Torreznos in a bar in Chueca, Madrid with delicious empanada behind them!

A torrezno is basically fried pork belly, or sometimes described as fried thick bacon. Torreznos can be cut and prepared differently depending on what part of the country you are visiting. Even the name can change. However, it has been eaten in Spain since the Middle Ages since it is mentioned in certain works of literature such as Lazarillo de Tormes. Author anonymous. It is eaten especially during the time of year of the Matanza when a pig is killed. Every bit of the pig is used for different preparations and delicacies. Matanzas are held all over Spain and Portugal and in other countries. A torrezno should be eaten at room temperature to enjoy its flavour best. You can have it with beer or wine but for me, wine is the only way to wash it down. Practice moderation when consuming torreznos. Remember your heart and your arteries but enjoy every delicious moment!!! And don’t forget to watch my video about the Realejo neighbourhood in Granada where we end at Bodegas La Mancha. Salud!!

A walk through Granada, El Realejo

Ultreia!

Finding your way through Navarra

My life and my heart have been tightly intertwined with the Camino de Santiago for 25 years. I did my first pilgrimage, the French Way, 25 years ago. Innocent and alone. After that month on the Way I knew that I would never be the same again. 10 years later I did my second pilgrimage, the Northern Way, with quite a bit more knowledge and more money in my pocket. The Camino didn’t fail to change me once again. Since then I have repeated the pilgrimage with many groups of students and adults. Each time has been it’s own precious experience. It has become one of the most sacred pieces of myself.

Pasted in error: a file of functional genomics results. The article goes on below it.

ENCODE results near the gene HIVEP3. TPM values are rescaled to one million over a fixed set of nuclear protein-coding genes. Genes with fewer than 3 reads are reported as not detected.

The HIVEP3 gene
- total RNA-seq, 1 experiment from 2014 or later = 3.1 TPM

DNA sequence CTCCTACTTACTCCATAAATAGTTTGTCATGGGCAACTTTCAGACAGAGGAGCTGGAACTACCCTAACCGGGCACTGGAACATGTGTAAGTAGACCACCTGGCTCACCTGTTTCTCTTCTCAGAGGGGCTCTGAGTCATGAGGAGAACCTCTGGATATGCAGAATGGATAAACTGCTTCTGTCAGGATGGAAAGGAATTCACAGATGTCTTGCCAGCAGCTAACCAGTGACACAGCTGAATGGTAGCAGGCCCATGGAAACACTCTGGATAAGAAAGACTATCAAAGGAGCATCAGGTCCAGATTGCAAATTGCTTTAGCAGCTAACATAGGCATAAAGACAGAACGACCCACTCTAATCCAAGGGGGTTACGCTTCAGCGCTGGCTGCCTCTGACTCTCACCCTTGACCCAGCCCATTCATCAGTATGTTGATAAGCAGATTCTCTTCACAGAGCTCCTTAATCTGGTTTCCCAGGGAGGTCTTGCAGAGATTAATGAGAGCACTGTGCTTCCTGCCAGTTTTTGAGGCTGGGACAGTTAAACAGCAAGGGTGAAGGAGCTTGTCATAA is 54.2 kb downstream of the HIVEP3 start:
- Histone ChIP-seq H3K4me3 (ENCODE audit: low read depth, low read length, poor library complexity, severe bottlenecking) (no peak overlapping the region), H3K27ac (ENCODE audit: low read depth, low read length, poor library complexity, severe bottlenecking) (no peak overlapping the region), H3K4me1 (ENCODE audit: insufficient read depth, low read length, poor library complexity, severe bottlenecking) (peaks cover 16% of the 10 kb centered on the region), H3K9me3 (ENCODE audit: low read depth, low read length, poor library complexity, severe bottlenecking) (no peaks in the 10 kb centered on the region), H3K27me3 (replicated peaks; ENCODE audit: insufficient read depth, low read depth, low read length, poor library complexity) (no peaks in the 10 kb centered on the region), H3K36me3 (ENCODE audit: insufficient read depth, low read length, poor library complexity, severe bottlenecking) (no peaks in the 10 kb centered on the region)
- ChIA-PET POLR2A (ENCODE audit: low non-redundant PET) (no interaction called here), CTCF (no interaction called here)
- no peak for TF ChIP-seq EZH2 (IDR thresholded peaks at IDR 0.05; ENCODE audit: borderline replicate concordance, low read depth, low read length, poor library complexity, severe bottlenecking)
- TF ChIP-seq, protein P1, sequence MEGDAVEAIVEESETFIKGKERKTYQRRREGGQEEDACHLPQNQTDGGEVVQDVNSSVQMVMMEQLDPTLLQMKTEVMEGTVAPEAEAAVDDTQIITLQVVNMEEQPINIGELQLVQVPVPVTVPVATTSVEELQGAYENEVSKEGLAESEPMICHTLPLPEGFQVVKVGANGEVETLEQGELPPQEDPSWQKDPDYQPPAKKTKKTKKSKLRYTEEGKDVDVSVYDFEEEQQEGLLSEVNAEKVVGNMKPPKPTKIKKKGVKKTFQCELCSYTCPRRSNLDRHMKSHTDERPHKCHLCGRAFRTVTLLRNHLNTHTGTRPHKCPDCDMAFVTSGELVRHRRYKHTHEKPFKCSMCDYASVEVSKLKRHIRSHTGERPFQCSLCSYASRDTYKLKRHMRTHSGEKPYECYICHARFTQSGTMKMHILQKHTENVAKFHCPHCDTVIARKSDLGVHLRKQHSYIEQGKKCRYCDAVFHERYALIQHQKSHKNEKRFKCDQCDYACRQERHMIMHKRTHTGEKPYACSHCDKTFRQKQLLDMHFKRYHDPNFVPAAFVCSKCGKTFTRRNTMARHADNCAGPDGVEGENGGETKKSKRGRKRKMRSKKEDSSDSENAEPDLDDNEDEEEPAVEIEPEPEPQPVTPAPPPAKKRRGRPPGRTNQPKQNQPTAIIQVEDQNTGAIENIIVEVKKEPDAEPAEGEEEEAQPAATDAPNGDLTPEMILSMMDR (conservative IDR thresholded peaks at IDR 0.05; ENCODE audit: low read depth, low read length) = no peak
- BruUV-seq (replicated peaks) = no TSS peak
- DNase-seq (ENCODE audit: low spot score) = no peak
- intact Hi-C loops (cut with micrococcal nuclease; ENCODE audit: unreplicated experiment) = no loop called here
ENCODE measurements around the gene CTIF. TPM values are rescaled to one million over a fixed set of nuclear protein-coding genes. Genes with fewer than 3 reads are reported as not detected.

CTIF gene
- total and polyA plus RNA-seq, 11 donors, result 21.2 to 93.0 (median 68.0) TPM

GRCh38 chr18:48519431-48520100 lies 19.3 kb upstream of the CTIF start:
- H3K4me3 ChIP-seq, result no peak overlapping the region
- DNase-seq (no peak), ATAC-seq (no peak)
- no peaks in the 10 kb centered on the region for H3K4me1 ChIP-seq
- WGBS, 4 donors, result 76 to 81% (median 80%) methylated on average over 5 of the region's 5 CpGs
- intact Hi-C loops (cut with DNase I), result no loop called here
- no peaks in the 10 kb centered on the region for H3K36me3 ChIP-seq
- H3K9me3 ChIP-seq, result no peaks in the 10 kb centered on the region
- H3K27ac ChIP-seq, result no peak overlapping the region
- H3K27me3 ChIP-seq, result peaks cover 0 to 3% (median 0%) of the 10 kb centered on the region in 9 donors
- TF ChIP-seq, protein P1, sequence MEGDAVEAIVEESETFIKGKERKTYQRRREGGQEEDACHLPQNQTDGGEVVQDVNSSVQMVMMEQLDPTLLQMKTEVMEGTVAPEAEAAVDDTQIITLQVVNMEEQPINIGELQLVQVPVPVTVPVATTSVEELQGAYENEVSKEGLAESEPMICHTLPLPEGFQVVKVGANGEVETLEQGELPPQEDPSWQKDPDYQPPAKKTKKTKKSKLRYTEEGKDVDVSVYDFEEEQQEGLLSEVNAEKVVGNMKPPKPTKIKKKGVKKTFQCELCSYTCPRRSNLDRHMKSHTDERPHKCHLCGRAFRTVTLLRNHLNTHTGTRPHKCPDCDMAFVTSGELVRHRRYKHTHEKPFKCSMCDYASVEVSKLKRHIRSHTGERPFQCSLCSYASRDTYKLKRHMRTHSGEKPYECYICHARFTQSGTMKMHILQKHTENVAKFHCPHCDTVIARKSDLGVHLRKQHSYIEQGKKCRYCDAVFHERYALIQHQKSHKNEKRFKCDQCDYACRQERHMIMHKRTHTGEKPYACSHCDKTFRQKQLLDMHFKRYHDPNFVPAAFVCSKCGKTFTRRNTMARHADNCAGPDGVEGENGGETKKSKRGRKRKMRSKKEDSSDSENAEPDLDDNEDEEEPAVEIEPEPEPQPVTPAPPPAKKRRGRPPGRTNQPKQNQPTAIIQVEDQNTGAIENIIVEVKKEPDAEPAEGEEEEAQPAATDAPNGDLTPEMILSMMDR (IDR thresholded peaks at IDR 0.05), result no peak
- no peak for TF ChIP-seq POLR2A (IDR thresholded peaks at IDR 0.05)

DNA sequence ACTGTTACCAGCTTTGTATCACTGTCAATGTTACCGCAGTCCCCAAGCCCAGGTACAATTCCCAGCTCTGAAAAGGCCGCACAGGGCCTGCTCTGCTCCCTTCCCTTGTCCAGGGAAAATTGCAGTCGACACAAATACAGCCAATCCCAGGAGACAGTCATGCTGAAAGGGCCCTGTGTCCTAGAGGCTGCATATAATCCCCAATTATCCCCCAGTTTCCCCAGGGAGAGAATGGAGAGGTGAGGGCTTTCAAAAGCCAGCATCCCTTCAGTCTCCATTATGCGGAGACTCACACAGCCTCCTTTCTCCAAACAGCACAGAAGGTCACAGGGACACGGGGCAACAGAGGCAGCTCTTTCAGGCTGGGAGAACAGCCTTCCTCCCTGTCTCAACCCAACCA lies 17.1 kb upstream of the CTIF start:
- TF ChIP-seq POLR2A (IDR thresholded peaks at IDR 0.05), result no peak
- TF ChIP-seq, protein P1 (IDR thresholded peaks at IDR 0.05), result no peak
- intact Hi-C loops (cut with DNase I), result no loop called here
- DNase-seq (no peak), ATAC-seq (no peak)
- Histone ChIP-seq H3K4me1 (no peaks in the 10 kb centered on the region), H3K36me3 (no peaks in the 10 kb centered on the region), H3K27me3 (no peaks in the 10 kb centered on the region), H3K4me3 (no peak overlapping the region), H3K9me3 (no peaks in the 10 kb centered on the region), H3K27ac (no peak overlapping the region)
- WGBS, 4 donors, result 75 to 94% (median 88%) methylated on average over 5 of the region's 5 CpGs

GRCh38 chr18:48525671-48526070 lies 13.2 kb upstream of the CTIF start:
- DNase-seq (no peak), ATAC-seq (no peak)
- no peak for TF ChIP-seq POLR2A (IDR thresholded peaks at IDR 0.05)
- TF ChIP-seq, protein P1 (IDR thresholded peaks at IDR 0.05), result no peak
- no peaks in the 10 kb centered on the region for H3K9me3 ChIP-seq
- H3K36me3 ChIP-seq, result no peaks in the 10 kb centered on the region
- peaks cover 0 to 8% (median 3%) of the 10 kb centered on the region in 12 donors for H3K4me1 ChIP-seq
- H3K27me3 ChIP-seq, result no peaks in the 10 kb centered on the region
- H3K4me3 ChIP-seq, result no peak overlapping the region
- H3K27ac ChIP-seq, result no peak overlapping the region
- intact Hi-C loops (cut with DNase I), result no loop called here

A “footprint’ near Pamplona

Today, July 25th, we celebrate the Day of St.James, the Apostle Santiago, James the Great. The Patron Saint of Spain. Every person can choose their own interpretation of the history and legends regarding the pilgrimage and Santiago himself. That is what makes it the Camino magical.

Follow me and I will take you to Santiago de Compostela

Pilgrims uplift and encourage each other saying, “Ultreia” translated as further..beyond…come now…come on!! The original saying was “E ultreia, e suseia, deus adjuva nos”. Simply translated as, let’s keep going further with God’s help. You can also just say, “Buen Camino!”

Camino Nascente, Portugal

We passed through a bit of two paths that run through Portugal on the way to Santiago in the past few days. I could feel my heart pulling my back to the Camino, back to Santiago de Compostela. My city of stars. A big part of my heart is always there and has been there especially for the past few months. See you soon Santiago, see you soon old friend!

Always on the Way

Hermano Peregrino……dedicated to Ismael Izquierdo.

Places in my heart……Burgos

elegance and quality on the Camino……..

things you find on the “camino”